Weir’s pictures are often thematically rich, more anchored by narrative than those of, say, Terrence Malick but similarly preoccupied with big ideas and their expression. He has a rare grasp of poetry, symbolism and the mythic. Weir also displays an acute grasp of the subjective mind-set, and possesses …

If you want to have a staring contest with me, you will lose.

Phantom Thread (2017)
(SPOILERS) Perhaps surprisingly not the lowest grossing of last year's Best Picture Oscar nominees (that was Call Me by Your Name) but certainly the one with the least buzz as a genuine contender, subjected as Phantom Thread was to a range of views from masterpiece (the critics) to drudge (a fair selection of general viewers). The mixed reaction wasn’t so very far from Paul Thomas Anderson's earlier The Master, and one suspects the nomination was more to do with the golden glow of Daniel Day-Lewis in his first role in half a decade (and last ever, if he's to be believed) than mass Academy rapture with the picture. Which is ironic, as the relatively unknown Vicky Krieps steals the film from under him.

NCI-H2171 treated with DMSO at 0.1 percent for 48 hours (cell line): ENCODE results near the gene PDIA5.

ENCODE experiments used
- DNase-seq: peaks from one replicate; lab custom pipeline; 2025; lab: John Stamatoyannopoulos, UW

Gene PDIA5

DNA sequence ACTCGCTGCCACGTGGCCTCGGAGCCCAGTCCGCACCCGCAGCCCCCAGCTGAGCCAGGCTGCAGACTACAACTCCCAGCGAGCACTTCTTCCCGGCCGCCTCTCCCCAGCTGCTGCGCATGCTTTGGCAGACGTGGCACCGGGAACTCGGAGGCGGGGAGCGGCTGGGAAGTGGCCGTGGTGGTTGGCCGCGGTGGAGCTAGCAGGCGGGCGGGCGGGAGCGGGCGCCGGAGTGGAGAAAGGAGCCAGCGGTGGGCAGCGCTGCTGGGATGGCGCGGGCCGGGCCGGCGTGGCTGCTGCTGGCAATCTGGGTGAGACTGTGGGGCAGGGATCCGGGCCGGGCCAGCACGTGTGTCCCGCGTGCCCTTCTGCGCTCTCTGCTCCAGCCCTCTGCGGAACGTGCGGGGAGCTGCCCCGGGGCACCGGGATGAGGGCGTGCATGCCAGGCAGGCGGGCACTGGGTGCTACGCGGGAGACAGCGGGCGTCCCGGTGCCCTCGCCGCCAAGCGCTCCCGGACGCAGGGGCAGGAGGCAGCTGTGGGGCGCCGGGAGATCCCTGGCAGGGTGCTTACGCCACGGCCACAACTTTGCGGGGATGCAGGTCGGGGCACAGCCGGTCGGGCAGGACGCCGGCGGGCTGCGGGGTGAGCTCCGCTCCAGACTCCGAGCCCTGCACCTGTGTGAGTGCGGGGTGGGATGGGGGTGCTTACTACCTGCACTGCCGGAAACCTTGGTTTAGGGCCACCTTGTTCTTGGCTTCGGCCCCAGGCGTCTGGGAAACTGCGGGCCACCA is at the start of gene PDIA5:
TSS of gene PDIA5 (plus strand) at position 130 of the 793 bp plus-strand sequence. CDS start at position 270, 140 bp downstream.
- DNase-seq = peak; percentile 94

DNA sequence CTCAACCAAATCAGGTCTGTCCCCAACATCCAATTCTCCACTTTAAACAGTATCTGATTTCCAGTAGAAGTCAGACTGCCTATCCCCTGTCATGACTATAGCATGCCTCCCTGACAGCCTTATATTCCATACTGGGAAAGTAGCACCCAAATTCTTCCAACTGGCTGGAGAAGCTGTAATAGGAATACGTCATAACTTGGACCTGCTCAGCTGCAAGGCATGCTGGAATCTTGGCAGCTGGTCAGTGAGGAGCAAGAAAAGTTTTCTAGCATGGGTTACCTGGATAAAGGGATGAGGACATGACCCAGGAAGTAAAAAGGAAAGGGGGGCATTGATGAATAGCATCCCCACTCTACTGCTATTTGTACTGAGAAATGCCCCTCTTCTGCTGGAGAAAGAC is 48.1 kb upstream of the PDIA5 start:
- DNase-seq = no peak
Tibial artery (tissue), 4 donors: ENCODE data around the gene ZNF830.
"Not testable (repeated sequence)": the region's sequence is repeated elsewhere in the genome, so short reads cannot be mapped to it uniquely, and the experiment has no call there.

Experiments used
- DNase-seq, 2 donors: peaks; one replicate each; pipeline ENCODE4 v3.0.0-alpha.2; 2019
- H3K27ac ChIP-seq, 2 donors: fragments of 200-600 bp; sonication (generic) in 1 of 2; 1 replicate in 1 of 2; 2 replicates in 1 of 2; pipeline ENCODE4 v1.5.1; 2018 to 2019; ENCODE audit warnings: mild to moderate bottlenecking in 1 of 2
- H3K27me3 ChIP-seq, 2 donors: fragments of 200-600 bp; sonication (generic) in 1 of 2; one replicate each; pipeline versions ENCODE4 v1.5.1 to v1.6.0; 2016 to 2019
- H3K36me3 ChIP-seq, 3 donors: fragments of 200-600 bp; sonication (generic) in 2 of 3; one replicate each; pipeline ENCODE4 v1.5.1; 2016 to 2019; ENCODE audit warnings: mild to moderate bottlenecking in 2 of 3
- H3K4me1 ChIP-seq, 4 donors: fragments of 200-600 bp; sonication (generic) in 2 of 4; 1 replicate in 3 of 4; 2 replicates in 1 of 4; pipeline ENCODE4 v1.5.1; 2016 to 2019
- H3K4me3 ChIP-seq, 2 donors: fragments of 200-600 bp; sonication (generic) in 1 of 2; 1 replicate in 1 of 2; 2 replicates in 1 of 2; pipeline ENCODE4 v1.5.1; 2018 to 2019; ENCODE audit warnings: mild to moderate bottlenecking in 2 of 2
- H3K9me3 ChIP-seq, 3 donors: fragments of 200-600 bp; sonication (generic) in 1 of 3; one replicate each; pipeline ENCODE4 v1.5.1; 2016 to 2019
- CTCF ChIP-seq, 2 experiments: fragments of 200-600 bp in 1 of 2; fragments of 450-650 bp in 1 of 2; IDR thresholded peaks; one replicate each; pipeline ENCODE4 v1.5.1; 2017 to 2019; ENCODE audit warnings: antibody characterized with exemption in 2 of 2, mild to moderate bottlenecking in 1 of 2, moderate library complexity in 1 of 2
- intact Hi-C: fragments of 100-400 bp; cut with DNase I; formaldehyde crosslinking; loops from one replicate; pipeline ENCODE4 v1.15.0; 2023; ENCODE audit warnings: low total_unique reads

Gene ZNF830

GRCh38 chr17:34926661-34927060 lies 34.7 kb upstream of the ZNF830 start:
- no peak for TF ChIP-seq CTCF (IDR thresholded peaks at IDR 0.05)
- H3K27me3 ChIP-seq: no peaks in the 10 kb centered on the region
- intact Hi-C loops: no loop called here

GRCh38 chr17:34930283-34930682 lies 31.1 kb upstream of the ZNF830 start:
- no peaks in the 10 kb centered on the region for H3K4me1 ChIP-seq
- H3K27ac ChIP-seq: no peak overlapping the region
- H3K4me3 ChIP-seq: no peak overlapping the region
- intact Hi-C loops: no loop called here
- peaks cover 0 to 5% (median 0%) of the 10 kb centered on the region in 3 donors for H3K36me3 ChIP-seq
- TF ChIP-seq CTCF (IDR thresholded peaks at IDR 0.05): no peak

My name is Dr. King Schultz, this is my valet, Django, and these are our horses, Fritz, and Tony.

He mobilised the English language and sent it into battle.

Darkest Hour (2017)
(SPOILERS) Watching Joe Wright’s return to the rarefied plane of prestige – and heritage to boot – filmmaking following the execrable folly of the panned Pan, I was struck by the difference an engaged director, one who cares about his characters, makes to material. Only last week, Ridley Scott’s serviceable All the Money in the World made for a pointed illustration of strong material in the hands of someone with no such investment, unless they’re androids. Wright’s dedication to a relatable Winston Churchill ensures that, for the first hour-plus, Darkest Hour is a first-rate affair, a piece of myth-making that barely puts a foot wrong. It has that much in common with Wright’s earlier Word War II tale, Atonement. But then, like Atonement, it comes unstuck.